Psychological treatment of depression in inpatients: A systematic review and meta-analysis

Department of Clinical Psychology, VU University Amsterdam, Van der Boechorststraat 1, Amsterdam, The Netherlands.
Clinical psychology review (Impact Factor: 7.18). 04/2011; 31(3):353-60. DOI: 10.1016/j.cpr.2011.01.002
Source: PubMed


Research on psychological treatment of depression in inpatients is not conclusive, with some studies finding clear positive effects and other studies finding no significant benefit compared to usual care or structured pharmacotherapy. The results of a meta-analysis investigating how effective psychological treatment is for depressed inpatients are presented. A systematic search in bibliographical databases resulted in 12 studies with a total of 570 respondents. This set of studies had sufficient statistical power to detect small effect sizes. Psychological treatments had a small (g=0.29), but statistically significant additional effect on depression compared to usual care and structured pharmacological treatments only. This corresponded with a numbers-needed-to-be-treated of 6.17. Heterogeneity was zero in most analyses, and not significant in all analyses. There was no indication for significant publication bias. Effects were not associated with characteristics of the population, the interventions and the design of the studies. Although the number of studies was small, and the quality of many studies was not optimal, it seems safe to conclude that psychological treatments have a small but robust effect on depression in depressed inpatients. More high-quality research is needed to verify these results.

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Available from: Gerhard Andersson, May 24, 2014
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    • "exercise and psychotherapy) in mildly depressed patients and pharmacotherapy only for the most severe cases. Among other things, these authors and authorities did not take into consideration that, peculiarly, similar findings were reported concerning psychotherapy [13-16]. "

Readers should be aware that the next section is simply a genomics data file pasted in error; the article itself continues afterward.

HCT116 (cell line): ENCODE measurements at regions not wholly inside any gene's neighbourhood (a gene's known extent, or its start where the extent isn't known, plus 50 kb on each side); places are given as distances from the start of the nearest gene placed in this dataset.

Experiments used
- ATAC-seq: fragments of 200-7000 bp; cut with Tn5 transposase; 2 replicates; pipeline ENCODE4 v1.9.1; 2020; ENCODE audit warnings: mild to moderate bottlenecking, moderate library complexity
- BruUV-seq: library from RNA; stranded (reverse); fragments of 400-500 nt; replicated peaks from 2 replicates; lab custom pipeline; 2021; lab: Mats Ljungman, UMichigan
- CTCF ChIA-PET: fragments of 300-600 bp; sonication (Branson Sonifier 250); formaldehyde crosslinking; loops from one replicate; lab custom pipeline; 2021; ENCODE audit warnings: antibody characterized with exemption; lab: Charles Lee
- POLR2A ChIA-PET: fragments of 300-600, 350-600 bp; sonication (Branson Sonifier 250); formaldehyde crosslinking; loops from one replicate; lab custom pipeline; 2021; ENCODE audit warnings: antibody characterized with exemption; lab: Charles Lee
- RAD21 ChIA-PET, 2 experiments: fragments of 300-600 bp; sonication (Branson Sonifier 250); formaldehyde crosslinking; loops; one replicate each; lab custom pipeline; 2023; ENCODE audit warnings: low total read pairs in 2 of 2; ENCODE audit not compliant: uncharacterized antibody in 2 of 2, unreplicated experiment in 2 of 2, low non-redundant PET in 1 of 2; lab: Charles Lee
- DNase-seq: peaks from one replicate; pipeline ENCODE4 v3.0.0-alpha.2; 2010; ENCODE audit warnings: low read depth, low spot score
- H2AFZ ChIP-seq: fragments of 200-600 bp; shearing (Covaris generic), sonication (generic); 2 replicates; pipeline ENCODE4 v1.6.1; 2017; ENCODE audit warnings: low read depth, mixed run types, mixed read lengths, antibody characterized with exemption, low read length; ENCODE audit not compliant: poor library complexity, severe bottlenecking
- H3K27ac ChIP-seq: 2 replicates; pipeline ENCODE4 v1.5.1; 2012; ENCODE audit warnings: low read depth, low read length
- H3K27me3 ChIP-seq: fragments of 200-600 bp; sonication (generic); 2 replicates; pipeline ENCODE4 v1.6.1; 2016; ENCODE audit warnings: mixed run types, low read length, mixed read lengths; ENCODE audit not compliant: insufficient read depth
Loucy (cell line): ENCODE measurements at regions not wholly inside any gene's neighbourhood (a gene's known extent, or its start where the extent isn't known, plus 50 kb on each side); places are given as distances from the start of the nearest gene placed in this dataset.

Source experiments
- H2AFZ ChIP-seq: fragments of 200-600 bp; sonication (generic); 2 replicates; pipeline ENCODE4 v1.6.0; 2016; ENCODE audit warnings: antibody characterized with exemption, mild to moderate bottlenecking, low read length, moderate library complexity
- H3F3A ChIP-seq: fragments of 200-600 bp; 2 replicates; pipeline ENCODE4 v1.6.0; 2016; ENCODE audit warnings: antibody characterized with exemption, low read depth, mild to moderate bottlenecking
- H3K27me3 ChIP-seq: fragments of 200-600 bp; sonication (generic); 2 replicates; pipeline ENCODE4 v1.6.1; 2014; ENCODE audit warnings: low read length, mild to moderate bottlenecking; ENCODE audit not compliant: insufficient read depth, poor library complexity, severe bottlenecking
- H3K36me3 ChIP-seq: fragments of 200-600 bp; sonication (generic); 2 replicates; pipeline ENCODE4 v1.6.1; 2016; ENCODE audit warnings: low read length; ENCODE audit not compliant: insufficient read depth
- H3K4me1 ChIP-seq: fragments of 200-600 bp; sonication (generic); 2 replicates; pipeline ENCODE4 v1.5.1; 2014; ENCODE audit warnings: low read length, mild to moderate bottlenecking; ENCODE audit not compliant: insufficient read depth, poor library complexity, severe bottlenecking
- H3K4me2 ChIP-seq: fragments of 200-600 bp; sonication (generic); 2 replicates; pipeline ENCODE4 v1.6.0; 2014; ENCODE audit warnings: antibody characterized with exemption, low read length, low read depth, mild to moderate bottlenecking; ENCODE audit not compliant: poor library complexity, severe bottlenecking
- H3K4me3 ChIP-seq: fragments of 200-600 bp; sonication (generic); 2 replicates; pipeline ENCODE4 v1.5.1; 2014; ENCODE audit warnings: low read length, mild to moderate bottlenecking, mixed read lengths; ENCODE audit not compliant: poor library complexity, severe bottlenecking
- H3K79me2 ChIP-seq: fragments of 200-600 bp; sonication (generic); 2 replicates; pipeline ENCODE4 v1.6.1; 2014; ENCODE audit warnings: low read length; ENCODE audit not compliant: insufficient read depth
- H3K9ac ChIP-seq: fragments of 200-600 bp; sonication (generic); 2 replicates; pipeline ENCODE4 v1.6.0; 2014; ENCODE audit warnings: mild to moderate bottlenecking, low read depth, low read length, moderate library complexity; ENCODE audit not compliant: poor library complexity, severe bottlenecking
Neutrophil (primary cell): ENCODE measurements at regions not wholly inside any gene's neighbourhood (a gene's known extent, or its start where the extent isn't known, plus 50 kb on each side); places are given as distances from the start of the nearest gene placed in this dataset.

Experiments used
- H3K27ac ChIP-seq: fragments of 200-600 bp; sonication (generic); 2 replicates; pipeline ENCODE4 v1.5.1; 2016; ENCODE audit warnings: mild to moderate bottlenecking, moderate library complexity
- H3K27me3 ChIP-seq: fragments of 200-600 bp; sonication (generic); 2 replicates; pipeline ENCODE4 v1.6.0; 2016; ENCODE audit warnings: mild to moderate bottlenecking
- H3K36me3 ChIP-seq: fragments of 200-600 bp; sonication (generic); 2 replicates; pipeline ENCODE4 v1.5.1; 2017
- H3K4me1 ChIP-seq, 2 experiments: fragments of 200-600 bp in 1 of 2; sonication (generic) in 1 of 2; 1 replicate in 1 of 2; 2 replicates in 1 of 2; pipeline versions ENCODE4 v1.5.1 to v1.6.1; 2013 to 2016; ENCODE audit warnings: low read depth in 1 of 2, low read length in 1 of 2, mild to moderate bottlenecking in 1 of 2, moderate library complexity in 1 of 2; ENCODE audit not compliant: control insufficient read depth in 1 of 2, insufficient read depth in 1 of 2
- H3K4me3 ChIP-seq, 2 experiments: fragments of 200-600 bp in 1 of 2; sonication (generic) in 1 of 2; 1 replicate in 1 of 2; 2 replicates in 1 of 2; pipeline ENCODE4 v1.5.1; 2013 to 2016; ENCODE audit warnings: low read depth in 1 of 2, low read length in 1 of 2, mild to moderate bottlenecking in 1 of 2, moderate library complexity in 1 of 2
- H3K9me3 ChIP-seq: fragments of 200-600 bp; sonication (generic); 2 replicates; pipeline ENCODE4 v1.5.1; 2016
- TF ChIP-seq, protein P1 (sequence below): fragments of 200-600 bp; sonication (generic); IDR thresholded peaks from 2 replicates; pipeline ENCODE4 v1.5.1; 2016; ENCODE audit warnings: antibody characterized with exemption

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    ABSTRACT: During the last decade, a number of meta-analyses questioned the clinically relevant efficacy of antidepressants. Part of the debate concerned the method used in each of these meta-analyses as well as the quality of the data set. The Kirsch data set was analysed with a number of different methods, and eight key questions were tackled. We fit random effects models in both Bayesian and frequentist statistical frameworks using raw mean difference and standardised mean difference scales. We also compare between-study heterogeneity estimates and produce treatment rank probabilities for all antidepressants. The role of the initial severity is further examined using meta-regression methods. The results suggest that antidepressants have a standardised effect size equal to 0.34 which is lower but comparable to the effect of antipsychotics in schizophrenia and acute mania. The raw HDRS difference from placebo is 2.82 with the value of 3 included in the confidence interval (2.21--3.44). No role of initial severity was found after partially controlling for the effect of structural (mathematical) coupling. Although data are not definite, even after controlling for baseline severity, there is a strong possibility that venlafaxine is superior to fluoxetine, with the other two agents positioned in the middle. The decrease in the difference between the agent and placebo in more recent studies in comparison to older ones is attributed to baseline severity alone. The results reported here conclude the debate on the efficacy of antidepressants and suggest that antidepressants are clearly superior to placebo. They also suggest that baseline severity cannot be utilized to dictate whether the treatment should include medication or not. Suggestions like this, proposed by guidelines or institutions (e.g. the NICE), should be considered mistaken.